The Cabin

by Rev. Matt Ybañez

There is a cabin in southeast Arkansas. You would never find it unless you were looking for it. The cabin is hidden in a maze of gravel logging roads. The closest paved road is about 20 or so minutes away and the closest town is called Warren, Arkansas (population 5,582). The little cabin sits on a tree farm in the middle of logging country; protected by tall pine trees all around that offer their shade as they sway back and forth gently in the wind. The cabin is exactly 33 years old. I know this because my grandparents love to tell the story about how they were working on some of the finishing touches the day they received the call that I had been born.

The cabin has a big screened-in porch with a porch swing where I spent hours upon hours watching hummingbirds buzz up to sip nectar from the feeders, and where I would marvel in awe at the sheer power and presence of a summer thunderstorm with its lightning flashes and thunderclaps shaking the cabin itself. It’s where I would sit and prepare my fishing rod and reel with the perfect lure before making my way down the boardwalk to a small pond where the Jon boat was tied to the pier. I learned to fish on that pond. I caught my first fish there when I was 4 or 5. My dad would wake me up at sunrise and he and I would sneak out of the cabin in the early morning to fish. On those mornings the surface of the water was like a perfect sheet of glass. When I would first set my foot in the boat, it would rock a little and rings of waves would radiate out from the boat and I would watch them expand all the way to the other side of the pond. When the fish weren’t biting there was always something else to do.

I learned how to use power tools and how to build things at the cabin. We built a fire ring, and boardwalks that went everywhere. One year, I got to help my dad and grandfather rebuild the deck that circled the cabin. I remember when I was a little older my grandfather and I even rebuilt the pier out on the lake. It was at the cabin that I developed a love and passion for nature and my first-ever hobby, bird watching. I’ll never forget the call of a pileated woodpecker on a nearby tree – always just out of sight. There were trails to explore and places to just sit and be. There was a rope swing that someone hung high up on a tree branch at least 25 ft. up in the air. I used to see how high I could get on my own and then when I got tired of that my brother and I would wind up the swing as tight as we could and then spin for 10-15 minutes while the ropes unwound themselves.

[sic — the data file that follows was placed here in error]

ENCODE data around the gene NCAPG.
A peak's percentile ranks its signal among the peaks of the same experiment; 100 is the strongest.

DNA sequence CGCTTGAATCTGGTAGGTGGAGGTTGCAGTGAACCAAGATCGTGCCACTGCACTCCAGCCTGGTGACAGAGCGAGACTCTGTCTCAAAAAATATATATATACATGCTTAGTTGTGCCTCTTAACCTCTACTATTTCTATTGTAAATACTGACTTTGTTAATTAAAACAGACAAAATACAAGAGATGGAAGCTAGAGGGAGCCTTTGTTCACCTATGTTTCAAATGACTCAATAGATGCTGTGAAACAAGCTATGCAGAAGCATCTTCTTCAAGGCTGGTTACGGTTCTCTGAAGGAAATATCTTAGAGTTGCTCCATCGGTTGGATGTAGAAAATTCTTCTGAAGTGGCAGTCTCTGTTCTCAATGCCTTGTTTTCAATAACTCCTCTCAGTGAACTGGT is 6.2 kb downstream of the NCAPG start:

When it got dark, my brother and I would catch fireflies. On some nights, there were so many that we would put them in jars and there would be enough light to find your way around in the dark. On other nights, we would load up in the Jon boat with flashlights, nets, snake tongs, and a machete and circle the edge of the pond looking for snakes, turtles and bullfrogs. Pap Pa didn’t like the poisonous snakes around, so we got rid of those. The snapping turtles ate the fish so they were relocated, and the bullfrogs were fun, but nearly impossible to catch (to this day, I’ve never seen bullfrogs as big as the ones in that pond). That little cabin in Arkansas is a part of me: the sights, the sounds, the smells, the memories. It has shaped who I am by creating a sense of wonder and curiosity about the world around me. When I see the world today, often it is through the eyes of that little boy who used to scheme about how he was finally going to catch those ever-elusive monster catfish that hid in the depths of the pond, or whose heart broke a little when the logging company clear cut all of the adjacent properties that surrounded his grandparents’ land. Sometimes it’s through the eyes of the boy who forgot to put the plug in the bottom of the boat before shoving off, and sometimes it’s through the eyes of a father who desperately wants those same experiences for his daughters.

The cabin is sacred ground. It’s a place where I come face to face with creation and the sheer joy of just being alive. There were a few summers when the cabin was a sanctuary from the chaos that tends to crop up and interrupt life, and for the longest time, when I tried to imagine God, all I could see were those pine trees – swaying gently back and forth while the wind seemed to dance through the branches – whispering all around me.

I know it’s been too long since I’ve visited that place, and I know it’s my own fault for not working harder to go out there, but something is stirring in my soul and it calls out to me, perhaps the still, small voice of God, beckoning me back out to that place.

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